political appearance where, you are reminded, Ms. Donohue is a woman.

Though an extremely

loyal Republican-Ms. Donohue’s first political job was as an aide to State

Senate Majority Leader Joseph Bruno, and she is close to state G.O.P. chairman

William Powers-she has never had an opportunity to build a political base.

So is there a scenario in which Mr. Pataki vacates his seat,

goes to Washington and is succeeded by his little-known lieutenant?

“I would be stunned,” a top Pataki advisor said.

The Governor is

definitely not running for re-election, but doesn’t want anyone to think he’s

out of play .

This is the Democratic spin on Ms. Mucha’s statement.

“Were I he, I would probably say the same thing now

regardless,” said David Axelrod, media man for State Comptroller H. Carl

McCall, a likely 2002 gubernatorial candidate. “I don’t think you want to

relegate yourself to lame-duck status any earlier than you need to. And on the

assumption that [New York City Mayor Rudolph] Giuliani is waiting in the wings,

they want to give him as little time as possible to prepare.” For those of you

who haven’t been keeping score at home, Mr. Pataki is not a great fan of the Mayor.

An adviser to the other

Democrat who wants Mr. Pataki’s job, U.S. Housing and Urban Development

Secretary Andrew Cuomo, agreed with Mr. Axelrod’s statement-and the Cuomo and

McCall camps agree about as often these days as the Montagues and the Capulets.

Said John Marino, the former state Democratic Party chair, “If somebody says

‘I’m going to do this for two terms'”-as Mr. Pataki did when he was running in

1994-“and then says early in the second term ‘I’ll probably run again,’ there’s

a reason. The reason is lame-duck status.”

“It was a non-denial denial,” insisted another top

Democratic consultant of Ms. Mucha’s statement. “If you parse Zenia’s words-and

she understands wording as well as anyone-‘the Governor is intending’ means he

can do anything and not be accused of changing his mind.”

Added an Albany lobbyist: “She was trying to do a really

tricky thing-putting out the story that he’s running, but blaming it on the

Democrats. It was her trying to make sure everyone understood the Democrats are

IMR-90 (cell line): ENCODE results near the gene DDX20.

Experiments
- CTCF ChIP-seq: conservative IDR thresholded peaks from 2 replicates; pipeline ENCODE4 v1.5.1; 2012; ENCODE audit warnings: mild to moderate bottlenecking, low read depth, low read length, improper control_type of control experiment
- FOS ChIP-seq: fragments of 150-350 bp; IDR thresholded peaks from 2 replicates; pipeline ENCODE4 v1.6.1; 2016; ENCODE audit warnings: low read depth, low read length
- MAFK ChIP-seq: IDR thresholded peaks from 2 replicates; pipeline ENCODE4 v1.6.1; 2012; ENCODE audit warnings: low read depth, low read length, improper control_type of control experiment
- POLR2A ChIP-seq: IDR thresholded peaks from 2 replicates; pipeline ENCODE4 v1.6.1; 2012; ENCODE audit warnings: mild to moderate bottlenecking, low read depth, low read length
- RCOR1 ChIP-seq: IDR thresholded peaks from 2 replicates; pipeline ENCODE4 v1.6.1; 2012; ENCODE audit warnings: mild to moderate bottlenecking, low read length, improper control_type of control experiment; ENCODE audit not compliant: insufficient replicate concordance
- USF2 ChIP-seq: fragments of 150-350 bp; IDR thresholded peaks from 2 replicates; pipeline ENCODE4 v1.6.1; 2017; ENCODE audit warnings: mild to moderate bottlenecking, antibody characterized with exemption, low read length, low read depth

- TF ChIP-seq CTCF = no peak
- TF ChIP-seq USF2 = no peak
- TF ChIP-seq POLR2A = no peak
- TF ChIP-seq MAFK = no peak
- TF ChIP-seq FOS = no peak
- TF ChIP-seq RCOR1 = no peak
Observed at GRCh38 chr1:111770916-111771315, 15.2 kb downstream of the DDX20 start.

so afraid of Pataki they were spinning he’d get out of the race.”

There are reasons the Governor might want a better-paying

job-and their names are Emily, Teddy, Allison and George Owen, his four

children. Emily’s in college; the other three are presumably college-bound. And

Mr. Pataki has five mortgages.

Still, in just about a

month the Governor will be delivering his State of the State address, laying

out his legislative agenda for 2001. In it, Ms. Mucha insisted to The Observer ,

“he’ll be announcing sweeping reforms in a number of areas that are critical to

New York State.” If Albany’s legislative leaders think he’s not running, they

could be in for a surprise.

The Governor is

definitely running for re-election.

The numbers do look good for Mr. Pataki. A Marist poll

released Nov. 30-not coincidentally, the day of Ms. Mucha’s remarks-found Mr.

Pataki beating Mr. Cuomo 50 to 39, and Mr. McCall 52 to 37: not bad for a

Democratic-majority state that just sent a Democratic Senator to Washington

with 55 percent of the vote. Better yet for the Governor, the poll showed Mr.

Pataki with a 69 percent favorable rating.

But there’s another fact that speaks louder than all Ms.

Mucha’s spinning. While the nation’s attention remained fixed on Florida,

Governor Pataki’s Department of Environmental Conservation issued a

little-noticed statement recommending that General Electric dredge the Hudson

for the polychlorinated biphenyls (PCB’s) it dumped there beginning decades

ago. Those PCB’s prevent commercial fishing in the Hudson to this day and have

led to restrictions on personal consumption. It might seem logical enough, but

G.E.-one of the state’s largest employers-has stared down many governors before

Pataki. Argued one lobbyist, “Why would he take on G.E. if he’s not running again?”

There is, the lobbyist said, one way to gauge accurately

whether Mr. Pataki is really running for re-election. “Watch him the next

[legislative] session,” the lobbyist said. “What we learned from [Rick] Lazio

and [Senator] D’Amato is this: Pataki cannot win re-election unless he can pass

the laugh test as a real moderate Republican, not one of those phonies.” The Pataki Perplex: Why Did Governor Float a Third Term?